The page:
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The case against spanking kids

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The law prohibits you from spanking your boss, your employee, your spouse, your best friend, or a stranger you walk past on the street.

But in the United States, it's still perfectly legal to spank your own children.

This is because state laws only define physical abuse as any "unreasonably" violent actions that leave a mark on a child. Spanking and other less severe types of physical punishment generally don't count — and as a result, about 90 percent of American parents resort to spanking at one time or another.

Research, though, tells us that getting spanked as a child can leave a discernible mark on people: it makes people more likely to suffer from addiction, depression, and other mental health problems as adults. This is one reason why 37 countries have explicitly banned all physical punishment of children — even by parents — since 1979.

Even our own existing state laws generally define child abuse as "endangering a child’s physical or emotional health and development." By this standard — and given what we've recently learned from research — any form of physical punishment violates children's rights, whether it's done by a teacher or parents.

Over the past century, we've gradually expanded the legal rights of children to protect against physical abuse, with the state recognizing a responsibility to curtail parents' rights in this area. Here's the case for why we should extend this to ban all forms of physical punishment, including spanking.

Spanking isn't effective

There's a reason why the American Academy of Pediatrics — along with most leading psychologists — strongly recommend that parents do not spank their children: research shows it's an especially ineffective form of punishment.

Spanking may temporarily force a child to stop doing something wrong, but it's not a long term solution. "Hitting a child only results in fear and obedience," says Karin Österman, a developmental psychologist who's conducted research into the effects of physical punishment. "It does not enhance the child’s understanding of why a certain behavior is undesirable."

It also communicates that violence is an appropriate way of dealing with a problem. As a result, research shows, children that are spanked become more likely to get into fights with peers and engage in antisocial behavior.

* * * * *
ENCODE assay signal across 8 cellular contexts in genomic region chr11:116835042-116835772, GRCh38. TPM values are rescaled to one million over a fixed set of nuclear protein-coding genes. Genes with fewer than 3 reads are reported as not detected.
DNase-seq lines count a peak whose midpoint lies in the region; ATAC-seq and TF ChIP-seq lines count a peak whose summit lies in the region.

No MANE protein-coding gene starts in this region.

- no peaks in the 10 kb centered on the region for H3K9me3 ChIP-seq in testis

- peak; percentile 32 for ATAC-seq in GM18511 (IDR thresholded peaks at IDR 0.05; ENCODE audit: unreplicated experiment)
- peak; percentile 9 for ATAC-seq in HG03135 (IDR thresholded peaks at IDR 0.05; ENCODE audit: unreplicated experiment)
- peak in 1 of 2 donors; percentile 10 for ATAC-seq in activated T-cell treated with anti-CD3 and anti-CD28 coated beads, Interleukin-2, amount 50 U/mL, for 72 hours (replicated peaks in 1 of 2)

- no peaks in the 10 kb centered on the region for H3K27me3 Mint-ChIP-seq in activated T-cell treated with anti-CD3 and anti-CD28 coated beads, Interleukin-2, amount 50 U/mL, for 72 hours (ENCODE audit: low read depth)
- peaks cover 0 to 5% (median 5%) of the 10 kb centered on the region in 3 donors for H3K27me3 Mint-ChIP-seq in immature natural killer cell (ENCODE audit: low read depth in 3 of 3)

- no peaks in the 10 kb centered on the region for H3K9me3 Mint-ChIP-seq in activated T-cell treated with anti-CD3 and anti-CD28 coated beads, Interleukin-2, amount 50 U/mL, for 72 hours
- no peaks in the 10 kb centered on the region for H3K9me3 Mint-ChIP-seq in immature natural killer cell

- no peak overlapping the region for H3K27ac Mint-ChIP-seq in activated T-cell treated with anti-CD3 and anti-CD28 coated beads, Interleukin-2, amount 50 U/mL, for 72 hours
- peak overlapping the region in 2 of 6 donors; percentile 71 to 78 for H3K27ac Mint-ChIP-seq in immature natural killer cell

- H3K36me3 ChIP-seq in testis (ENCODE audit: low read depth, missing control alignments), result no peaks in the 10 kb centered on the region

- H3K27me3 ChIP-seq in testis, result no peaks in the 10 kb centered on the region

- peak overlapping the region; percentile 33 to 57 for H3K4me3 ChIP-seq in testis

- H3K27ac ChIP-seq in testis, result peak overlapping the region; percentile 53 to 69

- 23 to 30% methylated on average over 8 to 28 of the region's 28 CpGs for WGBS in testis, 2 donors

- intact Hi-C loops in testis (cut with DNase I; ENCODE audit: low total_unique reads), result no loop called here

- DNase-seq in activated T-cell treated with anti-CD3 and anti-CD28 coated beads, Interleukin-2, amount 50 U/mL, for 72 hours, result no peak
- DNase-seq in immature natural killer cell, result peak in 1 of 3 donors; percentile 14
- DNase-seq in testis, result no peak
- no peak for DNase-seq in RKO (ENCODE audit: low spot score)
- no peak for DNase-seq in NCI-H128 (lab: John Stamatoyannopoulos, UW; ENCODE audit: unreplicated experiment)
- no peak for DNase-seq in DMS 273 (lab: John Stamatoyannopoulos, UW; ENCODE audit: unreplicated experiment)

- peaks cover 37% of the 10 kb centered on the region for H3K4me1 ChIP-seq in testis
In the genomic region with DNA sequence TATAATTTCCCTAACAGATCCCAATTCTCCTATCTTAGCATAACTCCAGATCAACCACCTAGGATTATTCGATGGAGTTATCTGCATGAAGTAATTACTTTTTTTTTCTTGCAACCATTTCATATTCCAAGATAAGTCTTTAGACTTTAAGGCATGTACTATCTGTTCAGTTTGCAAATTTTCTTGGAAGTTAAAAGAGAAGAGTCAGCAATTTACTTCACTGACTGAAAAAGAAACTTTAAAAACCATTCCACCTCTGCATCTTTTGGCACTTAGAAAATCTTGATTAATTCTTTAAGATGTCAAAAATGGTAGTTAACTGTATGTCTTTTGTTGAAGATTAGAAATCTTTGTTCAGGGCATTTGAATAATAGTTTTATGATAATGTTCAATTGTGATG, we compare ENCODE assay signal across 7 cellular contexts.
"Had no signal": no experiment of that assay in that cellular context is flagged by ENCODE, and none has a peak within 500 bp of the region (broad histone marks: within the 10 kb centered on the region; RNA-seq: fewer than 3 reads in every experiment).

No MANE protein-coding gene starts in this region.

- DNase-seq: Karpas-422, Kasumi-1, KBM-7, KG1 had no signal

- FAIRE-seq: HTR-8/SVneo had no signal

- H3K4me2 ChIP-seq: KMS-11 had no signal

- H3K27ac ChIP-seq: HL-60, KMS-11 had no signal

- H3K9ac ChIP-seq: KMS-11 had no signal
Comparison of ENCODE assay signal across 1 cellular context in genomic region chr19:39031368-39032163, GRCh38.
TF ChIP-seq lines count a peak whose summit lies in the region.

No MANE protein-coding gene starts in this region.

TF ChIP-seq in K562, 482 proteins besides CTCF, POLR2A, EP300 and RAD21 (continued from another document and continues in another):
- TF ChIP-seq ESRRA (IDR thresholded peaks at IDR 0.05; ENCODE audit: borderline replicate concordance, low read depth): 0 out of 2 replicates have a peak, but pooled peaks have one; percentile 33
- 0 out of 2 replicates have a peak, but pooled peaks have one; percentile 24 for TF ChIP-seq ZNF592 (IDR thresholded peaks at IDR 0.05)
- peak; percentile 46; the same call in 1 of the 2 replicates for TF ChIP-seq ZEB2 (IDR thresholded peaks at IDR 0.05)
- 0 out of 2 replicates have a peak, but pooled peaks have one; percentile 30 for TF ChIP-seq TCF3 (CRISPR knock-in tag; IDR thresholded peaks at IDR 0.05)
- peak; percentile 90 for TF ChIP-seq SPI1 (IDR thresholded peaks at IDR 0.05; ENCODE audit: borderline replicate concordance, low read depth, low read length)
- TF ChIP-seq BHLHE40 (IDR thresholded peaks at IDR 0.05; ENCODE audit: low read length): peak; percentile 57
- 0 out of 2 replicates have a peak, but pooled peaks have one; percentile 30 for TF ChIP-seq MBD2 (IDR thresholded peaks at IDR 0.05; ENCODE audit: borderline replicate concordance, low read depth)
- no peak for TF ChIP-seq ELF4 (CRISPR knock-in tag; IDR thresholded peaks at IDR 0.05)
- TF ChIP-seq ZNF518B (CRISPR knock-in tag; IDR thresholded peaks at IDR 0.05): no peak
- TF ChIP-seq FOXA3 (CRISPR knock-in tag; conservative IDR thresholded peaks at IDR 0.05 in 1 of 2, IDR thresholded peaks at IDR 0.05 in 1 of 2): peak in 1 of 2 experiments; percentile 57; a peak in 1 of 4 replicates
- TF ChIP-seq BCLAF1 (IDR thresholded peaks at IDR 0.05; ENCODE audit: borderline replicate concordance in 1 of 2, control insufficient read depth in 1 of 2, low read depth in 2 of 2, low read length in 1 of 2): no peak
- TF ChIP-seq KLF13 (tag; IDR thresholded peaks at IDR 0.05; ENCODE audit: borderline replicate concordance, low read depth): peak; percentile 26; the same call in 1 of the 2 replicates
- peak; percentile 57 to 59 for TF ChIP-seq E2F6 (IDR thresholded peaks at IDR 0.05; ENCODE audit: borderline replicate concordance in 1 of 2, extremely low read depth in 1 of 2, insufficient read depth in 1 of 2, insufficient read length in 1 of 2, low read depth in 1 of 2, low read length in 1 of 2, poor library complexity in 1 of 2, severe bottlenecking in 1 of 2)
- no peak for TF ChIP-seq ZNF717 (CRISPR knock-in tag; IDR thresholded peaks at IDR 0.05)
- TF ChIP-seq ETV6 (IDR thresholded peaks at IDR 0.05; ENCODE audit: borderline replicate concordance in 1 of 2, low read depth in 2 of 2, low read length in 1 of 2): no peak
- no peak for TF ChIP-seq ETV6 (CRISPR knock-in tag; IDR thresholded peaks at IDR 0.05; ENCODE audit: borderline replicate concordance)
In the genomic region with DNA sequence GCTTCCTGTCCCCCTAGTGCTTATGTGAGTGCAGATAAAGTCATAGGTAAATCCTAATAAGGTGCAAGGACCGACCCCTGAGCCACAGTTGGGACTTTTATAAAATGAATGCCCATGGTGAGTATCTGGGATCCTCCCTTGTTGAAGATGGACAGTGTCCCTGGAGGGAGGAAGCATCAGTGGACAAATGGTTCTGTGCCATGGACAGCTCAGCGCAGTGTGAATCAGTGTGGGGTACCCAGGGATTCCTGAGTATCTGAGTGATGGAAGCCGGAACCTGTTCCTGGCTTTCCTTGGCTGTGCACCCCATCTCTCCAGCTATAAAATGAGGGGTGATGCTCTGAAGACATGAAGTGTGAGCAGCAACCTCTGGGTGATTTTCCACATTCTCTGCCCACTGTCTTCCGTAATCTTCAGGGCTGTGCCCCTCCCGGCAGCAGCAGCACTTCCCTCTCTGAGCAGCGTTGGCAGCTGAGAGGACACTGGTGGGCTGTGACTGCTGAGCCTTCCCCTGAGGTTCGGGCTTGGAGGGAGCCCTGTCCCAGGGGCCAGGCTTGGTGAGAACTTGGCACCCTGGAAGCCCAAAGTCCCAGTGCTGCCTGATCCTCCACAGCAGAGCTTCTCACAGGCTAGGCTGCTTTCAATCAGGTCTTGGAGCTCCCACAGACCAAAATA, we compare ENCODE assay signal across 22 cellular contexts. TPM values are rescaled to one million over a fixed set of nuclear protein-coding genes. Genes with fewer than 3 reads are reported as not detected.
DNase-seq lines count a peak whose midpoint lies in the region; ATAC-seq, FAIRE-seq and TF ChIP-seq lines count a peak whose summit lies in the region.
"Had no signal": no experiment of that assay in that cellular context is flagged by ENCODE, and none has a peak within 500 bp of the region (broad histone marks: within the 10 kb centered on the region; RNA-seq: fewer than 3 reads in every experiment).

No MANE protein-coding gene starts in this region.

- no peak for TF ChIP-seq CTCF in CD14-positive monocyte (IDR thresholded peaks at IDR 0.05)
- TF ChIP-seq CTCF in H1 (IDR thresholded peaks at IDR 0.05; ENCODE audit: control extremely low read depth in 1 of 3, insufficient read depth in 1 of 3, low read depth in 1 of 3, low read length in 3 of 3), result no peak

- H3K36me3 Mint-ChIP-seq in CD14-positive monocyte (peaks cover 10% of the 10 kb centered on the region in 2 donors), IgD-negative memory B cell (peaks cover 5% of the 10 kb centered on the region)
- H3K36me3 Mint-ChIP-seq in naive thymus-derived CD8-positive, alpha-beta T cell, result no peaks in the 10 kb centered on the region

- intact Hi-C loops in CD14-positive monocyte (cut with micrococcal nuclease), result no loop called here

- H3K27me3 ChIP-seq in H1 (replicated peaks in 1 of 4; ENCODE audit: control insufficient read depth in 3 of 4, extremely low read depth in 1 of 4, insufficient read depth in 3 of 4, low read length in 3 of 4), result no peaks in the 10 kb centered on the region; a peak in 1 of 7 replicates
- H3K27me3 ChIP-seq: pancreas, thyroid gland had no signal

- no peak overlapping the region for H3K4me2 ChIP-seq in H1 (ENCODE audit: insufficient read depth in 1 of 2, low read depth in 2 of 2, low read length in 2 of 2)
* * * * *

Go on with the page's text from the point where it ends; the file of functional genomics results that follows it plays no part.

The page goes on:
Of course, just because a punishment isn't effective doesn't mean that it should be outlawed. But other recent research provides a compelling reason why it should:

Spanking causes real, long-term damage


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Researchers have long known that more severe child abuse leads to long-term mental problems. Obviously, the physical pain kids experience immediately makes abuse unacceptable, but the way it makes them more likely to suffer from depression, PTSD, addiction problems, and other mental disorders as adults is equally troubling.

Spanking may not cause the same sort of instant physical harm — but research increasingly indicates it leads to the same type of long-term mental damage.

There's evidence that when children are spanked, their cognitive development slows. Later on, as adults, they're more prone to suffering from mood disorders and addiction problems and more likely to commit crimes or abuse their spouses or children. They're more likely to attempt suicide.

All this might come as a surprise, but it makes sense in the context of physical child abuse as a whole. The longest-lasting problems caused by abuse are generally mental, not physical.

The difference between severe beatings and spanking isn't one of kind, but one of degree. This is true both for how the punishment is carried out, but also how it affects the developing brain.

"The link between child abuse and negative health effects in adulthood has long been known," says Österman, who recently studied the long-term effects of Finland's 1983 spanking ban. "Our study shows that adults who were victims of physical punishment during childhood suffer the same types of symptoms in adulthood."

Her study was especially interesting because it compared kids who'd grown up before and after the ban went into place. The law was found to reduce spanking across all socioeconomic groups, but the strong link between spanking and long-term negative mental health remained in place — reducing the chance that it was a random correlation caused by unrelated socioeconomic factors.